A Timelapse of people walking on a crosswalk on a busy street during the day.
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Identifying Your Role in the Movement

A role, to me, isn’t a job title. It’s a way of being that you choose to hold yourself accountable, regardless of your challenges. This isn’t always easy, and it may mean facing and addressing discomfort along the way. But necessary work is rarely easeful.

And if we expect accountability from our community, we have to stay accountable to ourselves and the space we take up in the work. How can we hold ourselves accountable for progress if we’re not willing to identify our roles? Understanding our individual contributions only strengthens the whole. It resources everyone to be better community members.

Each person has a unique role to play to shift any situation – some might be in a good position to support the person harmed, whereas others might be in a better position to cultivate accountability with the person causing the harm. Some might have material resources to offer, others might organize community support, and still others might offer perspectives on the underlying roots of the violence. With more people, any situation can shift toward healing, accountability, and transformation.”

Ann Russo in Guest Post: Strategies for Cultivating Community Accountability by Ann Russo via Prison Culture

There are many ways to define your role, and I encourage you to look closely at the language used by local organizers and community leaders to guide you. But I appreciate this framework created by Deepa Iyer from Building Movement Project. Learn more about the map and definitions for each role (both PDFs linked are via the website).

TAKE ACTION

• Choose an issue that matters deeply to you and consider:

– What are three strengths you can bring to the issue at hand?
– What are three areas of growth for you?
– Of all the roles outlined in Iyer’s work, which two resonate most with you? Why? Why not?
-Think about a friend or colleague that you engage in this work with. What would you guess their role would be, based on what you know about them? How did you get to that decision?

You don’t have to follow a framework to identify your space. In fact, you may already have a definition, perhaps based on your occupation or volunteer efforts. Or maybe it’s not explicit, but a role you’ve already assumed in how you show up for your community. Either way, start by analyzing what you’re already doing. How have you contributed to this work? Where have you contributed: Politically? Socially? Economically? What has felt most generative to you? What has caused the most burnout?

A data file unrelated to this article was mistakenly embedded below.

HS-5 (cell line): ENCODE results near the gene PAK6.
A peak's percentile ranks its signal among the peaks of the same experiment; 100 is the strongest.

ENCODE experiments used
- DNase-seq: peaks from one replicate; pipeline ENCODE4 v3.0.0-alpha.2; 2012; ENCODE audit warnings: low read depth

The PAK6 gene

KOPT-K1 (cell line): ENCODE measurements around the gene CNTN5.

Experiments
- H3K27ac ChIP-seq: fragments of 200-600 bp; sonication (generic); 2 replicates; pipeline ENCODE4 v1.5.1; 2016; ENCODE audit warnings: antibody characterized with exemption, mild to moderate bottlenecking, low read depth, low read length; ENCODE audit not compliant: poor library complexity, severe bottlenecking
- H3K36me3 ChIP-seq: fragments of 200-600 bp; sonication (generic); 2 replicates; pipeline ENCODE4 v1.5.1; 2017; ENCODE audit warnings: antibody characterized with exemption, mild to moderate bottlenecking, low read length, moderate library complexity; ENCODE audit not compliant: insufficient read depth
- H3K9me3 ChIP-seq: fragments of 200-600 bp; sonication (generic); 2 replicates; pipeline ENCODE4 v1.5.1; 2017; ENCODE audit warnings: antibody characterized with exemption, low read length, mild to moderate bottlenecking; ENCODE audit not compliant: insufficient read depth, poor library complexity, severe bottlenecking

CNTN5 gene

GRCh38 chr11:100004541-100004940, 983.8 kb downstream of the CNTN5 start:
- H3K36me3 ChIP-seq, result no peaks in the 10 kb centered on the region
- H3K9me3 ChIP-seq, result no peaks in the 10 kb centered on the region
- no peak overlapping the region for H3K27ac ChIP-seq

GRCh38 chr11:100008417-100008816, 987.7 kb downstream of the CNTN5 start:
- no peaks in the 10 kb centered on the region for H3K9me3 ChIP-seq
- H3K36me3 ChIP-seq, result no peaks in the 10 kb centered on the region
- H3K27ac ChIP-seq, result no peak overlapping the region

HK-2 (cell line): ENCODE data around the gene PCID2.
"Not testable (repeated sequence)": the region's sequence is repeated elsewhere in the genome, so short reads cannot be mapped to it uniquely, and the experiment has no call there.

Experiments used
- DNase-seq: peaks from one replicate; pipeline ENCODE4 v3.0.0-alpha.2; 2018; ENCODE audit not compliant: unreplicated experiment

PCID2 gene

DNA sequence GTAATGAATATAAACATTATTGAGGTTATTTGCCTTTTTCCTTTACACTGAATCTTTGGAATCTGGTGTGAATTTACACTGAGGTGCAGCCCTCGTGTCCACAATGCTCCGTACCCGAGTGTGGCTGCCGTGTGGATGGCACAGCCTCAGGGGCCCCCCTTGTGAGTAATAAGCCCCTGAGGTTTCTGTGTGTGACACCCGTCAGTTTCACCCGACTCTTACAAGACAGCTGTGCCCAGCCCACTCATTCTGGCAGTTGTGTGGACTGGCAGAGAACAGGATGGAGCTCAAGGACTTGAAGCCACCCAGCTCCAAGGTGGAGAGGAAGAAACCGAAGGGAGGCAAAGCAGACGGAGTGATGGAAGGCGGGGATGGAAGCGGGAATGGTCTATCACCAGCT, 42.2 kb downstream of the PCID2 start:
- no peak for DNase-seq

Deepa Iyer, Building Movement Project. SM, © 2018 Deepa Iyer

Also, analyze your privilege. And think beyond racial privilege (although that may offer significant leverage in anti-racism work). Do you have the privilege of having a broad audience on social media? Seniority at your job? Are you the friend and family member people go to when they have questions? How does your social location influence your capacity to make an impact in each of these roles? How may it detract?

In addition to selecting a space to lead from, consider how you can “grow into” other spaces that feel less familiar. The goal isn’t to become an expert in all things; that’s more likely to lead to fatigue and burnout than making an impact. But identifying micro ways to lean into these spaces may help you resource yourself as the work continues. It will also help you connect more deeply with others leading from that space. It may even add context when you’re looking to bring more people in with those skills. 

For example, you might not be a healer, but you can identify ways to ensure you’re still healing as the work progresses. You might not consider yourself a visionary, but perhaps vision mapping is a powerful way to stay connected to your dreams. 

Remember, you may find that your role evolves. You might find yourself with access to new power or privilege or in a different community that calls for a different set of skills. You might also evolve into another as your journey progresses. Welcome these shifts if they help you stay accountable for the work.

As you define your role, consider who else you can recruit to be a part of your efforts. Who are the storytellers around you, and what resources do they need to advocate for equity and solidarity? What experimenters do you know that apply their skills to the tasks at hand? And how can you lead from your strength to help activate them? Consult your physical or virtual pod if you’re struggling to identify where to start. Don’t have one, or are you unfamiliar with the term? Here’s a helpful overview.

With the midterm election ahead of us, there’s much to be dismantled and reimagined. Although we can’t possibly prepare for the unexpected, we can certainly start with what we know – and who we know – and strive to make an impact, one day at a time.

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